In fact it’s our problem. Nate Parker is the young black actor and director whose first film, Birth of a Nation (no, not that one, the new one), received standing ovations at the Sundance Festival. Then came the puzzling news that Parker was charged with rape some ten years ago, a charge for which he was acquitted. Nota bene: a charge for which he was acquitted. The next thing we hear, curtesy of a media hallucinating the smell of blood, is a question. Should we now go to see his apparently masterful film? Oddly enough, most answers aired, on the radio at least (the blind have little use for TV), were negative. This ancient acquittal for rape evidently changes the way you view a film. One wonders how. Next the conversation bloats into the knotty problem of whether or not it is possible to separate the artist from the art – a problem settled centuries ago by more astute men and women. Considering the less than flawless characters of artists going back to the Deluge – and spiritual leaders for that matter, as well as many luminaries – we would halve the accepted classics in any field, if work was judged by moral probity. This drooling non-debate was then dragged into the Toronto International Film Festival, where media rose to emphasise its limitless capacity for changing the conversation to suit its own despicably venal purposes. Mr. Parker was there to talk about his film – it was a film festival after all. Journalists, however, were now there to interview him about the decade-old rape charge. One imagined that even the most sadistic hack would see fit to mention that Parker had been acquitted – in the interests of accuracy and honesty, if for no other reason. But none did (again, on radio, the news and current affairs shows). To complete this disgraceful display of moral turpitude, some journalists had the astounding gall to complain that PR people cut their interviews short when they persisted with asking the same questions about something that a court decided never happened ten years ago. Of course, then this became the story – oh, how wronged we poisonous scriveners and pompous yackers are! What’s he hiding? Why won’t he answer the questions? The questions, remember, regarding what did not happen.

Now, it is no mean feat for a young Afro-American to realise any dream, let alone act in, co-write and direct a major film. Parker was rightly hailed as a rising star, someone to watch — until the media decided otherwise. We much prefer to see you go down in flames, idol – it makes for a better story, our story, not yours. Our slanders and yentas’ gossip, really. The nattering classes have not done with it yet. It is added to a stack of similar travesties that raise one big question. It would seem that you are not innocent until proven guilty – a foundation or legal system — if charged with a sexual assault, or even alleged to have been involved in one – rumoured too. Leaving the nature of rape cases aside – these are really legal issues and questions of impartial justice – there are three notable cases in which the courts of media have tried, judged and convicted men either later proven innocent in court or not even charged with a crime. Careers are being ruined by the smear machine, and allegedly serious people continue with the wretchedly stupid issue of separating art from artist. Jian Qomeshi: acquitted, career down in flames. Woody Allen: not charged with anything, no victim-complaint, long and laudable career poisoned by rumours and lies. And, most poignant of all, Nate Parker: acquitted, dawn of a promising career turned to sunset by media malfeasance, spite, envy, and the pious self-righteousness of people who have achieved nothing but bile and too much time on their busy hands. As said, the rape-on-trial issue is a separate debate. This is about the persecution of innocent people. It is also about the difference between a person and their work. If you choose not to see or read a film or book because you have been told to disapprove of the artist’s character – after all, you don’t actually know anything independently – then you will presumably refuse to accept one of the principles of modern physics because its discoverer had a predilection for under-age hirls (no, I won’t say whom; it will only fan old embers into flickering life). There is no difference. Brilliant work is brilliant work; morally reprehensible behaviour is what it is. Dostoyevsky is one of my favourite writers; he also raped an eleven-year-old girl – an act I consider high on the charts of evil. But it does not affect the genius and mastery of his work. Such a list will be interminable. We must accept that the people having these ludicrous yacks are not the people who appreciate, understand or even like art in the first place. Which begs the question of why they are given a media pulpit to bore and bully us with. Turn it all off and read a good book.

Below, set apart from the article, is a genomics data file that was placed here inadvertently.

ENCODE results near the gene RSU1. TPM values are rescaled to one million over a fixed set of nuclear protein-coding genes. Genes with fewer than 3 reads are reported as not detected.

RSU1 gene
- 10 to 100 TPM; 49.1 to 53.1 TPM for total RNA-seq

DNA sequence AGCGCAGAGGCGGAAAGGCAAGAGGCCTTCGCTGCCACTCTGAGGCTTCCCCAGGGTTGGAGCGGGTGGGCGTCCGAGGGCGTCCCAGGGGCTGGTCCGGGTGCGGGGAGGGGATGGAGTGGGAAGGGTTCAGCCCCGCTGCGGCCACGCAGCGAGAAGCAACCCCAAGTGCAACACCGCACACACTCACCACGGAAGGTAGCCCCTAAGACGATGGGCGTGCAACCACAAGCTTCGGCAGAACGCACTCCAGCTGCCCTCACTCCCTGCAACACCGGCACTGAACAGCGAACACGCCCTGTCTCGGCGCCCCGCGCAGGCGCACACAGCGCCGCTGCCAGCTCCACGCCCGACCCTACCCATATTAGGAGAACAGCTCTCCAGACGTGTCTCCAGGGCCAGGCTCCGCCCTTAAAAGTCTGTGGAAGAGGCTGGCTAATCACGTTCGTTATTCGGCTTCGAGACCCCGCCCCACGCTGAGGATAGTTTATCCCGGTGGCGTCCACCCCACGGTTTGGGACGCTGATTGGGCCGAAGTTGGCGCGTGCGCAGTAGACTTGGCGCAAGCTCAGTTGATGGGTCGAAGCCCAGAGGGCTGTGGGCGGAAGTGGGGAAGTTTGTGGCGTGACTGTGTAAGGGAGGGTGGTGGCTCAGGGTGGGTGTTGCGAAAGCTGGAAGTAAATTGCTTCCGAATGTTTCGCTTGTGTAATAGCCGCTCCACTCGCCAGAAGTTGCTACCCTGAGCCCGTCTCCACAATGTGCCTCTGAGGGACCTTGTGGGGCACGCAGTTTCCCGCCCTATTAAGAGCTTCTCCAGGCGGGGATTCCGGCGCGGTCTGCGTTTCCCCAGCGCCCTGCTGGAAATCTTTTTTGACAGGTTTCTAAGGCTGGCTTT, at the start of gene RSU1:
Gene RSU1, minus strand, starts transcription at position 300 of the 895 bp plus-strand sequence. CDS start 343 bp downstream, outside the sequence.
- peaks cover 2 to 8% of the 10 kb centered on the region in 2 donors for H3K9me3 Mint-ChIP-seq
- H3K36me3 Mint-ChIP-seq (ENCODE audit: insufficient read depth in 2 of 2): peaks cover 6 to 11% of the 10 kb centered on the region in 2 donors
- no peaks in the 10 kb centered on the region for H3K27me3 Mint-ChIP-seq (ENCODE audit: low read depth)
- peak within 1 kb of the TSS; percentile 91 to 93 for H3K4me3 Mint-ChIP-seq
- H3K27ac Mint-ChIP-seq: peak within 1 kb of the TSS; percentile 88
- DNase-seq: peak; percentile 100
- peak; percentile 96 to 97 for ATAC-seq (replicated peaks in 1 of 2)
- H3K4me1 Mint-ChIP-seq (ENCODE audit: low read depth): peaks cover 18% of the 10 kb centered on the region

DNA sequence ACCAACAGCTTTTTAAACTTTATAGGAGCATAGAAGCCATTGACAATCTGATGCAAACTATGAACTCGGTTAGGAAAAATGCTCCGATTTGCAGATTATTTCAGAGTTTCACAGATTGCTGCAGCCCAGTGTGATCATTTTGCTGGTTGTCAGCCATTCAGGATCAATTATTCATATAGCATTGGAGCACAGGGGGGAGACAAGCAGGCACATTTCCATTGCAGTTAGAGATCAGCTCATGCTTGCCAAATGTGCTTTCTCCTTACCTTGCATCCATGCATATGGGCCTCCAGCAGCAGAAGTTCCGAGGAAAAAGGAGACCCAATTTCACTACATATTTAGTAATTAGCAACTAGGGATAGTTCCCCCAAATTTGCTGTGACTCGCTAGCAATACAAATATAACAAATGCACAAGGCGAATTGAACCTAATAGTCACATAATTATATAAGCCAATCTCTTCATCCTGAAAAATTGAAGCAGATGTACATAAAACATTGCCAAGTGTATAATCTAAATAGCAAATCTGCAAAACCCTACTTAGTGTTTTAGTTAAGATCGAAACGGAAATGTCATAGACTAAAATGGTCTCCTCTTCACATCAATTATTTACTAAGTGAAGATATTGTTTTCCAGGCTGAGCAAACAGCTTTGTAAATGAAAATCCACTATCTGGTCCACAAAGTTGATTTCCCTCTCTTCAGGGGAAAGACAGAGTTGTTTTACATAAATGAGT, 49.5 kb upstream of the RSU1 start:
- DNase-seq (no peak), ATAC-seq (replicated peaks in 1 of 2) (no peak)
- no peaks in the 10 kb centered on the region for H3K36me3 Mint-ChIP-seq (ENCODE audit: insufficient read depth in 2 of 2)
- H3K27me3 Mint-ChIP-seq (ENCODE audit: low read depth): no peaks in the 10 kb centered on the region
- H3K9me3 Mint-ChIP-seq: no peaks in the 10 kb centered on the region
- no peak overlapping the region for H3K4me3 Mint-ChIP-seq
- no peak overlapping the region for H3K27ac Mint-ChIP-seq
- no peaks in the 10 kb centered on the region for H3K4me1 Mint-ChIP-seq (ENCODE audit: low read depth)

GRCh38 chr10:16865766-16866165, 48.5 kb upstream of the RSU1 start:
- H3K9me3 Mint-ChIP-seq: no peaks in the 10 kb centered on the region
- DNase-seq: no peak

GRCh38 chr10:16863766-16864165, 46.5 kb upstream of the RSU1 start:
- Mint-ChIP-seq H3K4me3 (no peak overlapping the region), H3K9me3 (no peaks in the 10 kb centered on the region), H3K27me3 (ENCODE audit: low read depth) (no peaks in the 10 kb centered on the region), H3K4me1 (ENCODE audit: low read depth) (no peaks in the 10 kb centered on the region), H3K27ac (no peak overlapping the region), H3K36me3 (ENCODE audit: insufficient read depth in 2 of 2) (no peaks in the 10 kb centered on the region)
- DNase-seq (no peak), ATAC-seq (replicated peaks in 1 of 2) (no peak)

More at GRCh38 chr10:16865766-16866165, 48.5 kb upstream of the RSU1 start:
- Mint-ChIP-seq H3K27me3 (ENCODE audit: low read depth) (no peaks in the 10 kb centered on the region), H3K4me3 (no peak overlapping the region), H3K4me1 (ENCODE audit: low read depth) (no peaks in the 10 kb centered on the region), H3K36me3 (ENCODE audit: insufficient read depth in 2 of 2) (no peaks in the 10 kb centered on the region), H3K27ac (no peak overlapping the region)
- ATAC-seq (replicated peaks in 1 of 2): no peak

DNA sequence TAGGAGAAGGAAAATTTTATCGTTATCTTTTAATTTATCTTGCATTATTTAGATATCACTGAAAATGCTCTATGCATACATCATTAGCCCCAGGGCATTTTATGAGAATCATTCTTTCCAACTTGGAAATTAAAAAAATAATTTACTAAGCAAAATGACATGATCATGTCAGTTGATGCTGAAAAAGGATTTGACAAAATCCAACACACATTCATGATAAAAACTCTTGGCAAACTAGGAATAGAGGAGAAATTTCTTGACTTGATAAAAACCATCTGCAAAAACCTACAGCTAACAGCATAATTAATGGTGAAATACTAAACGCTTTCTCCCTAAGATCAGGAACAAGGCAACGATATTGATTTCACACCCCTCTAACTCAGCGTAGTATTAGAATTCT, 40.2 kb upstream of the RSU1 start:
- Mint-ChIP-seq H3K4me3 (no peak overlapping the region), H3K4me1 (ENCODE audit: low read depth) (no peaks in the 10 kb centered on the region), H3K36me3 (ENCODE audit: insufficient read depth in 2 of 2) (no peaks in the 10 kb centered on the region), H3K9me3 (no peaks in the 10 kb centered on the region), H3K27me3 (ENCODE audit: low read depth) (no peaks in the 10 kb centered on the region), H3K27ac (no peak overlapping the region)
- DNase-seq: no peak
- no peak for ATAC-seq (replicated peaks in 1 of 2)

Paul William Roberts